Vital Tips for a Senior-Safe Fireplace in Your Home: The Friendly Flame

By: John Garcia | Date Posted: May 1, 2022

Every year, more families opt out of sending their family members to nursing homes.

They’re choosing instead, to renovate their homes, so they accommodate their elderly relatives.

Nursing facilities are no longer the leading avenue of senior care. There are many risks and safety concerns involved with sending a loved one to a routine care facility. Many residents become victims of abuse or neglect in nursing homes.

Some personal injury firms like are negotiating settlements with these facilities on behalf of the affected families.

Senior-Safe Fireplace in Your Home

Senior Safe Fireplace in Your Home

The next best option for nursing care is moving your elderly family member into your home. There are several renovations to make, safety updates, and mobility improvements to implement.

Most people consider large appliances and common hazards when it comes to safety-proofing and renovating a home, but several updates often get overlooked, like a fireplace.

Take into account your safety, particularly security measures such as an alarm system and security monitoring.

If you live alone, make sure you have a plan in place in the event of a fall or injury.

Think about having a medical alert system so that you have access to aid 24 hours a day, seven days a week in the event of an emergency.

As beautiful and cozy as a fireplace can be, it’s also a safety hazard. Several precautions need to be put in place to ensure that your fireplace is safe for your loved ones.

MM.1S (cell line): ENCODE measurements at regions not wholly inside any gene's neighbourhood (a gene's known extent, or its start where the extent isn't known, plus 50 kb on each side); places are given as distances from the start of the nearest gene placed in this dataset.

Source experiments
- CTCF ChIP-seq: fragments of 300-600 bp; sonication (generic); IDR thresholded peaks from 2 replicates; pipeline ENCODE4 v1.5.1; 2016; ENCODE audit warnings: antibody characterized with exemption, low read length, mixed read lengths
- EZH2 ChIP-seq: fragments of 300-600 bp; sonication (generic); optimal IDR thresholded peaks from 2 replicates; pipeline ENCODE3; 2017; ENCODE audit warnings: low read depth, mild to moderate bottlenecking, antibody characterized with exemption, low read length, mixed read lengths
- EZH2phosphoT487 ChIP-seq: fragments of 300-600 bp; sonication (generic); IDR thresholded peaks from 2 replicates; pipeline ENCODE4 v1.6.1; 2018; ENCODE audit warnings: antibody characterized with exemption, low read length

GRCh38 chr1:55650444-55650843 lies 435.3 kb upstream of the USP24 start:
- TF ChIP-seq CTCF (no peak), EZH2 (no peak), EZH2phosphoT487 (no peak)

One of the most important safety features to have in a fireplace for seniors is an automatic gas shut-off valve. This will ensure that if there is ever a fire, the gas supply will be cut off immediately, preventing any further danger.

Glass Screens

If you have a gas or electric fireplace, you can install glass screens that will prevent your loved one from coming into contact with any part of the fire.

Glass screens are safer than metal ones because they don’t heat up as quickly and can withstand higher temperatures without getting hot.

Heat Resistant Paint

The exterior walls surrounding your firebox should be painted with heat-resistant paint. This will help to protect your walls from any potential sparks or flames that may come flying out of the fireplace.

Fireplace Tools

Keep a fire extinguisher and a bucket of sand nearby in case of an emergency. Make sure all of your fireplace tools are stored out of reach, as they can also be a safety hazard.


Be sure to change your fireplace filters regularly. A dirty filter can cause the fireplace to emit dangerous fumes. You can tell when a filter needs to be changed when it starts to turn black.



If you have a gas fireplace, install barriers around it to prevent your loved one from getting too close to the flames.

You could use an L-shaped iron rod or gate that will block access to the firebox area of the room.

Fireplace Matches

If your family member struggles with cognitive or executive function, it’s good to keep all hazard-use objects out of reach.

They may light a match without realizing it or try to put the fire out with their hands. Store all fireplace matches in a safe place.